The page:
Music: Dust Your Shoulder Off

On EMI Gospel, Holy Hip Hop artist K-Drama offers words of deliverance to the streets

Sep 6, 2006 at 2:06 pm

Cincinnati MC K-Drama takes his Christian message further thanks to a new deal with EMI Gospel.

Never mind that he's smiling while gray clouds pass overhead. The first thing that strikes from K-Drama's Web site is a vicious beat that detracts attention from those clouds over Cincinnati's skyline. In it, jittery synths wiggle around him shouting "Whew!" like he scoped a hot chick, crashed a new whip or hit the Lotto. But when he says, "One thing I'm aware of/In Christ Jesus, I'm taken care of/I don't worry 'bout a thang," it becomes evident that the song isn't talking about girls, cars or money.

The 22-year-old EMI Gospel recording artist is part of a movement called Holy Hip Hop, whose roots began in 1985 with Stephen Wiley's tape, Bible Break. Leaving a heavier impact was rapper D-Boy, who was murdered in Texas in 1991 for allegedly converting gang members into followers of Christ, as he inspired a flock of Christian rappers to continue spreading the faith. Artists with names like Gospel Gangstaz didn't make old folks at church say "Amen," but a younger generation felt them. And their messages came from a style they already understood.

By the late 1990s, Holy Hip Hop manifested when young people decided the church's message was dying for a rebirth. Chants like "Glory, glory!" stood in for "Baby, baby!" and themes of everlasting salvation replaced references to the fast life.

The catch-all was that it was done over bass-enriched tracks stylistically similar to those on Master P's No Limit Records.

Increasingly, after the Civil Rights Movement, which sparked from black churches, elders often ignored changes in the way youth communicated, and with many young adults straying from their congregations, the mission of Holy Hip Hop was to win them back by translating the message of Christ into language they recognized. Graffiti artists tag walls with messages of faith, but with permission, and some rappers twirl T-shirts, buck and stomp and get the crowd jumpy. Because of this, skeptics see it as an abominable likeness of secular Rap lifestyle.

"There's a guy named G. Craige Lewis who's against the Holy Hip Hop movement," K-Drama says. "He feels there's nothing wrong with Christian Rap but that Hip Hop is evil. He believes it's like a religion or a cult."

According to Elder Lewis' Web site,, he says, "There can be no Holy Hip Hoppers or no Christian Hip Hop because the culture cannot lend itself to the direction of the Holy Spirit," compares KRS-One and Afrika Bambaataa to cult leaders who teach people to worship themselves as gods. K-Drama basically disagrees, but is sensitive to why there's dissension.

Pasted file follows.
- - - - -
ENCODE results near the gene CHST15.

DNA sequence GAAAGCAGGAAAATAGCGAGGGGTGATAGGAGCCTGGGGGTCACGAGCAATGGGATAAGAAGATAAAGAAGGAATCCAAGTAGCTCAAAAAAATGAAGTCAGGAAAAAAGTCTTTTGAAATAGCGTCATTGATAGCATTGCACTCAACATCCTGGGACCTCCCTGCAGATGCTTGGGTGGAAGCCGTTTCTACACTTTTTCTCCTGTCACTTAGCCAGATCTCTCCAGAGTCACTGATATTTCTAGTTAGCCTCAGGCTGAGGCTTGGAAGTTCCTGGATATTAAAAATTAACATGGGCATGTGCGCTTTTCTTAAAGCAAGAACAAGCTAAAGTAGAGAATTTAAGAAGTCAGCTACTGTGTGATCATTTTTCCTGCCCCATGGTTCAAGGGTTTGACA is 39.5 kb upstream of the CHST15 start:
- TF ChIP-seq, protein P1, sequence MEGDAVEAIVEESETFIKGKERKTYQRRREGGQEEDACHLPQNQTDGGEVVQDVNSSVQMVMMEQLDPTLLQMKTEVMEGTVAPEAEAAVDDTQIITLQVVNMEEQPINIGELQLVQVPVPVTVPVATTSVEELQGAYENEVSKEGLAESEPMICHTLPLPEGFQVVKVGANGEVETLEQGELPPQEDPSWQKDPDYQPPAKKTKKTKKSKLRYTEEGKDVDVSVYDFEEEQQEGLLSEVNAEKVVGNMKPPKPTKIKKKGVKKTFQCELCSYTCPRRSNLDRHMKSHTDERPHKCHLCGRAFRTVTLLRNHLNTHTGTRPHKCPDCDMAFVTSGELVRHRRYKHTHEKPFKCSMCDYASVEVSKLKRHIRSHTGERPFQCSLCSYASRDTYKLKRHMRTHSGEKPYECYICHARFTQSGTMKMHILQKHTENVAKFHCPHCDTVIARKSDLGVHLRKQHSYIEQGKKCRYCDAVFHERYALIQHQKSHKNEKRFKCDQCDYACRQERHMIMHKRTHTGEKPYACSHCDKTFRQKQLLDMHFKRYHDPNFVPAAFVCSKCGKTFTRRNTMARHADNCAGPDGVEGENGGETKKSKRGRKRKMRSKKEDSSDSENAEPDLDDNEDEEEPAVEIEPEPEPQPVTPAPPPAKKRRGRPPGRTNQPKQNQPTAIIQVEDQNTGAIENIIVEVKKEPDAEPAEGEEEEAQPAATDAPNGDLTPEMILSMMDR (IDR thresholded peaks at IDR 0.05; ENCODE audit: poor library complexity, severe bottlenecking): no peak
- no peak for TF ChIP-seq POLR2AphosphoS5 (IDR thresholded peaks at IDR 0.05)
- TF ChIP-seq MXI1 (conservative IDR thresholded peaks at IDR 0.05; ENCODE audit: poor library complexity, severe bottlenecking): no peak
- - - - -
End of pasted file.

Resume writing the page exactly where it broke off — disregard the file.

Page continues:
"The churches are just now getting hip," he explains. "They thought Rap was of the devil because of what they heard in the media. The streets wasn't feelin' us because we was too church. But then the church wasn't feelin' us because we was too street. A lot of people quit. I was like, 'I'm gon' stick with this 'cause God didn't just give me this talent to do nothin' with it.' "

Before he became a rapper, Regis Jones attended Sunday services as time-passers. He heard the sermons that preached getting saved, but, as a kid on the verge of being kicked out of Walnut Hills High School, girls were in his immediate reach. He could try salvation later.

Laughing, he says, "I always said I'd do it when I get settled down, when I get 40 or 45."

But his first adult assessment came at 14 while attending a funeral. Heart failure ended the life of his 13-year-old friend, and as Regis viewed the body, he questioned; "If I were to die tomorrow, where would I spend eternity?"

"That question really hit home," says K-Drama. "I was like, 'You know what, God? I surrender my life to you. I'm no longer gonna run away from the call that you have on my life.' "

Before he would rap his testimony, he was tested. Zealous in spirit, he thought he could minister, misinterpreting Scriptures to his friends with the intent of spreading the Gospel. His mom encouraged him to develop a relationship with God instead of vainly spouting Scriptures. His dad, a former drug addict, battled with crack and the family frequently had to find new places to live.

"I always feared not being accepted, so I would do things for attention, and this is why I got kicked out of Walnut Hills," he says.

Along with his mother, personal mentors from his church and fellow Christian rapper Lazarus helped K-Drama shake his fear of being unaccepted.

"I used to say, 'nigga' in my songs. I guess trying to win these streets. Lazarus was like, 'That's what's gon' win the streets?' I realized in my walk that Hip Hop, the one thing the whole culture thrives on is truth. If I just be real, they'll be more open to hearing me."

EMI Gospel noticed K-Drama touring the country at festivals and distributing his CDs on Gospel Web sites, signing him last August, a day before his birthday.

Last week, he turned 22 but was more excited that his new CD, Behind the Glory shipped the next day. The radio/club-friendly set (due in stores this Tuesday) features production from Dove Award-winning producer Todd Collins and captures the buoyancy of third generation Hip Hop without straying from its message: live for God, not the world.

"We can still have hot beats," K-Drama says. "We can still have confidence in ourselves and rap for God."

K-DRAMA ( performs Sept. 22 at The Underground with GRITS.